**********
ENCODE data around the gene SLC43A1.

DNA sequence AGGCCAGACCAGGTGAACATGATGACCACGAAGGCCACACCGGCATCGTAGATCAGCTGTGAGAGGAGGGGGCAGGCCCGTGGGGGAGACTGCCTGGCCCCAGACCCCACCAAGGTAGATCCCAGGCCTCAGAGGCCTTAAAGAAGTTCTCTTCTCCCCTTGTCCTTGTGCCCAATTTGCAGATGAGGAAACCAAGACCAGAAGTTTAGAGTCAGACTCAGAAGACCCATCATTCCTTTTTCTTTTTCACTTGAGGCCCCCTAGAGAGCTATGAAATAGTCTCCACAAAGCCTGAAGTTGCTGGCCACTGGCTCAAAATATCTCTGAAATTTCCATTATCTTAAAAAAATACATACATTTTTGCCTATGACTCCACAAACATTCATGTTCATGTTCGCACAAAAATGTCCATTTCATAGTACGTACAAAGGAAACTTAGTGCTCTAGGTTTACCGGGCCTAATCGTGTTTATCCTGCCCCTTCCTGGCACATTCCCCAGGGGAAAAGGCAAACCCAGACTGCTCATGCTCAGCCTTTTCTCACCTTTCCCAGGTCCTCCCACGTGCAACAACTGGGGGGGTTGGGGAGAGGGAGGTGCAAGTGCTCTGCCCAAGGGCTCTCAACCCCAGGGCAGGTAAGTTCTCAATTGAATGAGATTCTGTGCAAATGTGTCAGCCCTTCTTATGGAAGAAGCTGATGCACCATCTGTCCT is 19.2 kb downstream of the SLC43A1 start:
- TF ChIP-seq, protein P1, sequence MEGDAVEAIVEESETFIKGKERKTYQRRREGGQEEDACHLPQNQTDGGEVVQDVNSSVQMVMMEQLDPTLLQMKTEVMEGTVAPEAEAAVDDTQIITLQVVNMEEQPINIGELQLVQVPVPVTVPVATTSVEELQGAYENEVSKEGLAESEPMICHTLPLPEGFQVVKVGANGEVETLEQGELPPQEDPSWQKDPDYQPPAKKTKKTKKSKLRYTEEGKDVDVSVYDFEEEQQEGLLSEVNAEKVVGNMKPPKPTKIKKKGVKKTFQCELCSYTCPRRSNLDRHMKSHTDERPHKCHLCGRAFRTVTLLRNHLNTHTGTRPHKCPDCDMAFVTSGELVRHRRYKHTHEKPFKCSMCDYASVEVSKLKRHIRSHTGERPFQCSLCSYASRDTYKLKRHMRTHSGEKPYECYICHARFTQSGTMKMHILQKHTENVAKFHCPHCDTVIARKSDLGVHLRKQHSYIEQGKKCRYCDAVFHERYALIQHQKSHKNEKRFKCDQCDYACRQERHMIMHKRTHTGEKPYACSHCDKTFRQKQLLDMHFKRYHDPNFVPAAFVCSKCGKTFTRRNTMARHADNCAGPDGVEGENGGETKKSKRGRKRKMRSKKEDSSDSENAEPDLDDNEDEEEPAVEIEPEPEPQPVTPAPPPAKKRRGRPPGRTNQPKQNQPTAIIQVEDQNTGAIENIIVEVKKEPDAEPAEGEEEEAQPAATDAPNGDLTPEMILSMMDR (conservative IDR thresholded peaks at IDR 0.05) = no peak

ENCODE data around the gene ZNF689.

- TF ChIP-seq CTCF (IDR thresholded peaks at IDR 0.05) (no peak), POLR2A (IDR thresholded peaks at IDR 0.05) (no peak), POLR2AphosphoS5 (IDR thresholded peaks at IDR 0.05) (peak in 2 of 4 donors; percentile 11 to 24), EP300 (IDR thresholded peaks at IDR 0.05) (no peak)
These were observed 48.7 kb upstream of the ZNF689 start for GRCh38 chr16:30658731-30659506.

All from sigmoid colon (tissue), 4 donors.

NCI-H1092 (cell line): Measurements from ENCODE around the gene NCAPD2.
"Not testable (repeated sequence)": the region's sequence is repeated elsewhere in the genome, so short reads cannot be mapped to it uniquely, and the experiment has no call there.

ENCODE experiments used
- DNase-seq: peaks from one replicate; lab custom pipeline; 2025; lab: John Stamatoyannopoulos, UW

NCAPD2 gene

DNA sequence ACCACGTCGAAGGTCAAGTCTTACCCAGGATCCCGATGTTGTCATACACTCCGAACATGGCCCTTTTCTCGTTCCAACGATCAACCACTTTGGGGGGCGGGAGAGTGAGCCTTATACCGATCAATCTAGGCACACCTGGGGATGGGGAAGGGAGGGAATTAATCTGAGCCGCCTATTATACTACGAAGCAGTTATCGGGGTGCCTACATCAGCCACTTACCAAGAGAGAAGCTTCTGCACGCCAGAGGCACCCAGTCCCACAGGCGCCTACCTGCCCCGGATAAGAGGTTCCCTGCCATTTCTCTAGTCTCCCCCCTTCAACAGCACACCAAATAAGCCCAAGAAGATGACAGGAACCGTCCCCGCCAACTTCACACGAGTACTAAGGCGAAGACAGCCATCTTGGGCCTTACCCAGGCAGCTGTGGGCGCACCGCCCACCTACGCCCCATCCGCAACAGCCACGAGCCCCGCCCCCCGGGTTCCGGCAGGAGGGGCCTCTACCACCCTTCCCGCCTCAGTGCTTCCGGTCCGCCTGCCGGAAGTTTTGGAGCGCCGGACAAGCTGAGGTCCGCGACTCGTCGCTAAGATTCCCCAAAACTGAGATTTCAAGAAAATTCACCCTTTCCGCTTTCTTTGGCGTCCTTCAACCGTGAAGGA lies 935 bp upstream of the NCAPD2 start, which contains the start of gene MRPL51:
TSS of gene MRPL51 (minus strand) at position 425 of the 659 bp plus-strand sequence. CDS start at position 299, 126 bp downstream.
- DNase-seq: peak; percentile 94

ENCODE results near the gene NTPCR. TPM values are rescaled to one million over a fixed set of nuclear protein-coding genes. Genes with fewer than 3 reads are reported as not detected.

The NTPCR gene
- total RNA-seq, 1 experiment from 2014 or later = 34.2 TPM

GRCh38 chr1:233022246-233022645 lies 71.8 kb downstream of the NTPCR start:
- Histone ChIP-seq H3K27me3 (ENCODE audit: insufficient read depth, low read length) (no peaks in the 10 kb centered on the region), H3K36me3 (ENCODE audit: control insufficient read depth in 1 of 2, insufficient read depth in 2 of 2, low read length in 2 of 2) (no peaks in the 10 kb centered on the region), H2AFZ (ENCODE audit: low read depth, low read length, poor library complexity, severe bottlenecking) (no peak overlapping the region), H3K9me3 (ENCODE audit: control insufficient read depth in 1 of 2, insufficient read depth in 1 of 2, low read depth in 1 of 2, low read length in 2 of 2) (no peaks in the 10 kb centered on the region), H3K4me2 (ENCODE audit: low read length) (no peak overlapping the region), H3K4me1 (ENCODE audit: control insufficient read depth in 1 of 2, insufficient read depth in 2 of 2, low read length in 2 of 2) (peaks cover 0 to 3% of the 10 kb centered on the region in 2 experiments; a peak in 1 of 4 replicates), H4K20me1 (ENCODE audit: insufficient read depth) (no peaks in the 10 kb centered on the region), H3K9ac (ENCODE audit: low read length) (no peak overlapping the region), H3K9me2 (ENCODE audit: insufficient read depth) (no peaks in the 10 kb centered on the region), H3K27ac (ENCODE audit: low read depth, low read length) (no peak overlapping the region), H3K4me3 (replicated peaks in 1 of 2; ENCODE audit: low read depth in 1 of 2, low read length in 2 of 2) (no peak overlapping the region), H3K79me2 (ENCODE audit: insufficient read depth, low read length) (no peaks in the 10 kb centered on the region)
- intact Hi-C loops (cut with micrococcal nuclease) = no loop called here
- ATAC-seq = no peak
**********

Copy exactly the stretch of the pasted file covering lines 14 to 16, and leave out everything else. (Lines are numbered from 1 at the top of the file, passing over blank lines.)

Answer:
TSS of gene MRPL51 (minus strand) at position 425 of the 659 bp plus-strand sequence. CDS start at position 299, 126 bp downstream.
- DNase-seq: peak; percentile 94

ENCODE results near the gene NTPCR. TPM values are rescaled to one million over a fixed set of nuclear protein-coding genes. Genes with fewer than 3 reads are reported as not detected.